Oil prices climbed about 3 percent to a nine-week high on Friday as supply concerns and technical buying outweighed fears that further interest rate hikes could slow economic growth and reduce demand for oil.
Brent futures rose $1.95, or 2.6 percent, to settle at $78.47 a barrel, while U.S. West Texas Intermediate crude (WTI) rose $2.06, or 2.9 percent, to settle at $73.86.
That was the highest close for Brent since May 1 and WTI since May 24. Both benchmarks ended up about 5% for the week.
“We’re knocking on the door of a major breakout to the upside. I think you’re seeing some short covering here today … because a lot of people have been betting on the short side, said Phil Flynn, an analyst at Price Futures Group.
After two months of price consolidation between roughly $73-77, Brent moved into technically overbought territory for the first time since mid April.
“The rally over the last week or so … has been quite strong and backed by momentum – as well as fresh cuts from Saudi Arabia and Russia,” said Craig Erlam, a senior market analyst at OANDA.
Top oil exporters Saudi Arabia and Russia announced fresh output cuts this week bringing total reductions by OPEC+, the Organization of the Petroleum Exporting Countries (OPEC) and its allies, to around 5 million barrels per day (bpd), or about 5 percent of global oil demand.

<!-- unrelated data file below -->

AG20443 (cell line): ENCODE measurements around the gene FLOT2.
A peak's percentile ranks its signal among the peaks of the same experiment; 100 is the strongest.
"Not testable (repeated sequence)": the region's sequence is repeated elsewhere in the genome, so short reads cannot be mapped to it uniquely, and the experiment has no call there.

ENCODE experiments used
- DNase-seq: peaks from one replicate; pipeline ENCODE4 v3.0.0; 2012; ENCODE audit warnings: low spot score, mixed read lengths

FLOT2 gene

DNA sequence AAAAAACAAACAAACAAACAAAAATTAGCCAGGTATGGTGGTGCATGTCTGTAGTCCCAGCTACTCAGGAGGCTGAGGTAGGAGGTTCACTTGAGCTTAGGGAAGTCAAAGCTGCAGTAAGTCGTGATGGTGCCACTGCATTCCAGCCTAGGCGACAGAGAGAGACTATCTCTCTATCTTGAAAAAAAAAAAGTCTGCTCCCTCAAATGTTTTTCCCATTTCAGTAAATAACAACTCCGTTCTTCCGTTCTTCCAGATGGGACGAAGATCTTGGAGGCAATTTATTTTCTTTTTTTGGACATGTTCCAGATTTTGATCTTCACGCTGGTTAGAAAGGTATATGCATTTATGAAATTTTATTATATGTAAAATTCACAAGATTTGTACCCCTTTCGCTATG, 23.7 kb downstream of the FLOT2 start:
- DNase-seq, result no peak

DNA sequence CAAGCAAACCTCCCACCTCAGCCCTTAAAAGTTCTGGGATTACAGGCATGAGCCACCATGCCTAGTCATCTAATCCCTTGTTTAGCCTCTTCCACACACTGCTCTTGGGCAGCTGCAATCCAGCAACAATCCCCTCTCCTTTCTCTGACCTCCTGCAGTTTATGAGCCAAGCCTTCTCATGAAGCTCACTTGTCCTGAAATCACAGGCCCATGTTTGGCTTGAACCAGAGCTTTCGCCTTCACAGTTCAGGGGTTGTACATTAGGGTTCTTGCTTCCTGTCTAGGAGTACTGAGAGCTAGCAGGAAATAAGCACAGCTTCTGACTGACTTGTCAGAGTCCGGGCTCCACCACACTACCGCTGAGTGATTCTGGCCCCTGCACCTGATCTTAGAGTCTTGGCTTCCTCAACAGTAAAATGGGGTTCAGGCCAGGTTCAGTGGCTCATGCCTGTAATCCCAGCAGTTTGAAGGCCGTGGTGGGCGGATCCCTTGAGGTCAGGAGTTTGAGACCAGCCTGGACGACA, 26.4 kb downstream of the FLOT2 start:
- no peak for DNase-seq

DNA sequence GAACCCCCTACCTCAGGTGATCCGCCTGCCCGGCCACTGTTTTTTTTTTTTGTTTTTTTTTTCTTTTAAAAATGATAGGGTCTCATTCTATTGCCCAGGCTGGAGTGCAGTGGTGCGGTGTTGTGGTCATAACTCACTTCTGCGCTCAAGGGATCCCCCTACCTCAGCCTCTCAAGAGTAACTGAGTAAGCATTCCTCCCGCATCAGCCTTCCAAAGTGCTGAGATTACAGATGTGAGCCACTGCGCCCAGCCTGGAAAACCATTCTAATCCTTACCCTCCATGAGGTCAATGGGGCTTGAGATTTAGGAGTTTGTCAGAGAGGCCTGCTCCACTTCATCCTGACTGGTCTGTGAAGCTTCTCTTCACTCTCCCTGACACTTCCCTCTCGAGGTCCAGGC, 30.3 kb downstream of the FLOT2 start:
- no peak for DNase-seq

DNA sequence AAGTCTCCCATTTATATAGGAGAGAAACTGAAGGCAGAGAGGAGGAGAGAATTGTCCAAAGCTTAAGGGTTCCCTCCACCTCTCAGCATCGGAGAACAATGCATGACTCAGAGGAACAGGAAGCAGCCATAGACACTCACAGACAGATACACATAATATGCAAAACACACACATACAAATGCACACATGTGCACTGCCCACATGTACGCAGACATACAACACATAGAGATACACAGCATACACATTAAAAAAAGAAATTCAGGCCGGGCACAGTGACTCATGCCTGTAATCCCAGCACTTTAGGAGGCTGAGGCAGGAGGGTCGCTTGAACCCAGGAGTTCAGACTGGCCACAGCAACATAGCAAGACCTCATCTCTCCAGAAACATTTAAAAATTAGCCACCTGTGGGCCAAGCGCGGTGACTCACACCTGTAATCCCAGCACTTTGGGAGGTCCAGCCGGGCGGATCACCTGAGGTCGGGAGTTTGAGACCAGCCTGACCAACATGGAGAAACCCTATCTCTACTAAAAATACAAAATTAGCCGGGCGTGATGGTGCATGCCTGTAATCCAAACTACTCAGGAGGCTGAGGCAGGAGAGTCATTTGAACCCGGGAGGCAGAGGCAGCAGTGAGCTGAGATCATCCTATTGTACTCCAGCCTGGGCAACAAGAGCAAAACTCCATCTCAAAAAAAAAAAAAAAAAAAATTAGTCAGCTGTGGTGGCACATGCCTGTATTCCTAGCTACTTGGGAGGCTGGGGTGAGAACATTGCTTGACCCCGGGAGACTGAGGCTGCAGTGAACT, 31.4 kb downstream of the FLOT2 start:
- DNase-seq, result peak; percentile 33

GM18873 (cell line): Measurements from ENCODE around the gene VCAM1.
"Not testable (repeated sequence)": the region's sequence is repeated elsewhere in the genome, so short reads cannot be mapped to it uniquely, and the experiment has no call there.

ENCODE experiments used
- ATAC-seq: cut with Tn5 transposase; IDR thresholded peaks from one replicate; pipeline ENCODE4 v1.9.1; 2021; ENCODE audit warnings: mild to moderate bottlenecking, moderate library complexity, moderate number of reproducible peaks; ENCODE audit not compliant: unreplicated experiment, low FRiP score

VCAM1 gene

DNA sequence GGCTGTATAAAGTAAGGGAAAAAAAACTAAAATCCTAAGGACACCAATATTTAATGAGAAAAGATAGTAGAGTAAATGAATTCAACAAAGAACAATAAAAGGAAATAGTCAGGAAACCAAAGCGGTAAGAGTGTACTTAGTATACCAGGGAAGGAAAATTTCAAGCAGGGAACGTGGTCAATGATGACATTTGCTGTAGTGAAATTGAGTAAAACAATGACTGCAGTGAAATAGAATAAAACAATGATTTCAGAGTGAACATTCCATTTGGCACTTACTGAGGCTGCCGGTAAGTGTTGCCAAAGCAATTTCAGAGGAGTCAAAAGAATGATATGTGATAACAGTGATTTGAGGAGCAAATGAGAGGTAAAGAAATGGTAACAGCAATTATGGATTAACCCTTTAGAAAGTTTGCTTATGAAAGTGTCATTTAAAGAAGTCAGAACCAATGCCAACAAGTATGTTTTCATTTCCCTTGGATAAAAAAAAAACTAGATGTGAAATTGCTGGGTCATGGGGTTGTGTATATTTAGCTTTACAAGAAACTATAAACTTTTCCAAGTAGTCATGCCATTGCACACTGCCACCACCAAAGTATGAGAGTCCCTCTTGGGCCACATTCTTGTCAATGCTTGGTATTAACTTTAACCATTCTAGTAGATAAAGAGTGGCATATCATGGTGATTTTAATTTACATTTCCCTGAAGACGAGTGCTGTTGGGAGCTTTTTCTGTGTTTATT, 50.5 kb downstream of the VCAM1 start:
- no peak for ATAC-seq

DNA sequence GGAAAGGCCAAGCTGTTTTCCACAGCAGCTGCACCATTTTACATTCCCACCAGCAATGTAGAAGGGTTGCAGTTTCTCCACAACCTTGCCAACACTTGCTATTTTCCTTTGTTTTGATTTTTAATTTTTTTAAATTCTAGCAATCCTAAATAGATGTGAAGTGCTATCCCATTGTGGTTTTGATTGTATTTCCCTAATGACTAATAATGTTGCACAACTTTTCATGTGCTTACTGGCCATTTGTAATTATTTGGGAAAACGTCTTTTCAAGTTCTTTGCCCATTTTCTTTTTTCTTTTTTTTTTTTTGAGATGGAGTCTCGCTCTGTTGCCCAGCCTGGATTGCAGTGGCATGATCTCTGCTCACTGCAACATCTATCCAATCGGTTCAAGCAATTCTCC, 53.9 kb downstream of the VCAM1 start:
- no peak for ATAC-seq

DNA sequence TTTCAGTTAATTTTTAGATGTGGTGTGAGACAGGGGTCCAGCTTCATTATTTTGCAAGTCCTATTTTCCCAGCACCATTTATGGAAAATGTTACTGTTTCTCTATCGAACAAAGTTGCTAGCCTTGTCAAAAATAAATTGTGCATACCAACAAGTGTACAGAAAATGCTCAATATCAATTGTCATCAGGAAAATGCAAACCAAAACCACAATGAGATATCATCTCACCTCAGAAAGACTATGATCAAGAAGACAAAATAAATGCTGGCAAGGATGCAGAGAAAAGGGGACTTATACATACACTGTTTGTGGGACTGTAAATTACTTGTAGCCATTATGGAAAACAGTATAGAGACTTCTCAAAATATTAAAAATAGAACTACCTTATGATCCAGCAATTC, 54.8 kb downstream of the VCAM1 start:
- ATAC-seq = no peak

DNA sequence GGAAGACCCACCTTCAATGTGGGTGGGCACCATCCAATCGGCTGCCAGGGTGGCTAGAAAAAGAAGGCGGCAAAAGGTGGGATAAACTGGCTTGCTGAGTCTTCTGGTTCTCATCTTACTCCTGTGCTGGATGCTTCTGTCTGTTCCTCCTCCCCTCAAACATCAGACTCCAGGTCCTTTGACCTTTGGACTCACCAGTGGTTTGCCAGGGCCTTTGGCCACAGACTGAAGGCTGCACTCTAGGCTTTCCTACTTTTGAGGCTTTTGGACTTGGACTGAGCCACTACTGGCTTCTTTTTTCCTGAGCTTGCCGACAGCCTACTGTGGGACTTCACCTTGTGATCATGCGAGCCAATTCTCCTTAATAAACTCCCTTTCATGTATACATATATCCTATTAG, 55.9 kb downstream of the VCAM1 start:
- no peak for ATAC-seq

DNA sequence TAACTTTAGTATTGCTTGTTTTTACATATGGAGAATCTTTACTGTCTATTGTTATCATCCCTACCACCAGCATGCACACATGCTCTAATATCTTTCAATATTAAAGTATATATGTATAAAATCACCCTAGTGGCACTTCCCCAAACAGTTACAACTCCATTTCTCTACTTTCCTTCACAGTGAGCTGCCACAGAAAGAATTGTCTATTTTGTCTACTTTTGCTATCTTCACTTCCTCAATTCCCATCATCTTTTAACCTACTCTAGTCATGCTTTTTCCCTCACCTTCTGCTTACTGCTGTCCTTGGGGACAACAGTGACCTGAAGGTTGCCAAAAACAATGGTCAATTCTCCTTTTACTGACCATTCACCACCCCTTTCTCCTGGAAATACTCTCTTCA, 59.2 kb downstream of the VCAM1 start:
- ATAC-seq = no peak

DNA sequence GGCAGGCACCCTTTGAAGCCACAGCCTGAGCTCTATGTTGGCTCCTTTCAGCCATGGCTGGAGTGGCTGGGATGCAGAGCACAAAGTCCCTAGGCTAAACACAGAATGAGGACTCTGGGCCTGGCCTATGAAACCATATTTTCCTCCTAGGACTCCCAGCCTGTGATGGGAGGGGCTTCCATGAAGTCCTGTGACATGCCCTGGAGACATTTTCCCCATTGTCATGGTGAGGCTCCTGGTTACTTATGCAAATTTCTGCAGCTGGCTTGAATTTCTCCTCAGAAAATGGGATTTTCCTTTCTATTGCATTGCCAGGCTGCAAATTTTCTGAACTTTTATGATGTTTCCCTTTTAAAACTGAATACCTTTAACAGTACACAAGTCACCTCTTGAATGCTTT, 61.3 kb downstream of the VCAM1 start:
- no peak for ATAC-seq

“OPEC+ production cuts are expected to tighten the market, driving supply deficits in the second half of 2023, supporting higher oil prices,” analysts at U.S. financial services company Morningstar said in a note.
OPEC will likely maintain an upbeat view on oil demand growth for next year, sources close to OPEC said.
Russia’s latest pledge to reduce oil exports will not require a similar cut in production, a government source told Reuters.
Oil analytics firm Vortexa said there are currently 10.5 million barrels of Saudi crude in floating storage off the Egyptian Red Sea port of Ain Sukhna, down by almost half from mid-June.
In the U.S., energy firms this week added oil and natural gas rigs for the first time in 10 weeks, due to the biggest weekly increase in gas rigs since October 2016, according to energy services firm Baker Hughes Co.
In Norway, Equinor ASA paused production at its Oseberg East oil field in the North Sea due to staffing shortages.
In Mexico, six people were injured after a fire broke out on Friday morning at an offshore platform run by state oil company Pemex in the Gulf of Mexico.
Also supporting crude prices, the U.S. dollar, fell to a two-week low after data showed U.S. job growth was lower than expected but still strong enough to likely lead the U.S. Federal Reserve (Fed) to resume raising interest rates later this month as it has signaled.
A weaker dollar makes crude cheaper for holders of other currencies, which could boost oil demand.
According to the CME Group Inc’s FedWatch Tool, the probability that the Fed increases interest rates by 25 basis points at its July 25-26 meeting is now around 95 percent, up from 92 percent just prior to the data coming out.
Higher borrowing costs could slow economic growth and reduce oil demand.
In Europe, decades-high inflation and the impact of war in Ukraine has forced companies to impose hiring freezes and lay-offs.
In Germany, a swift economic recovery appeared less likely as data showed a surprise fall in industrial production.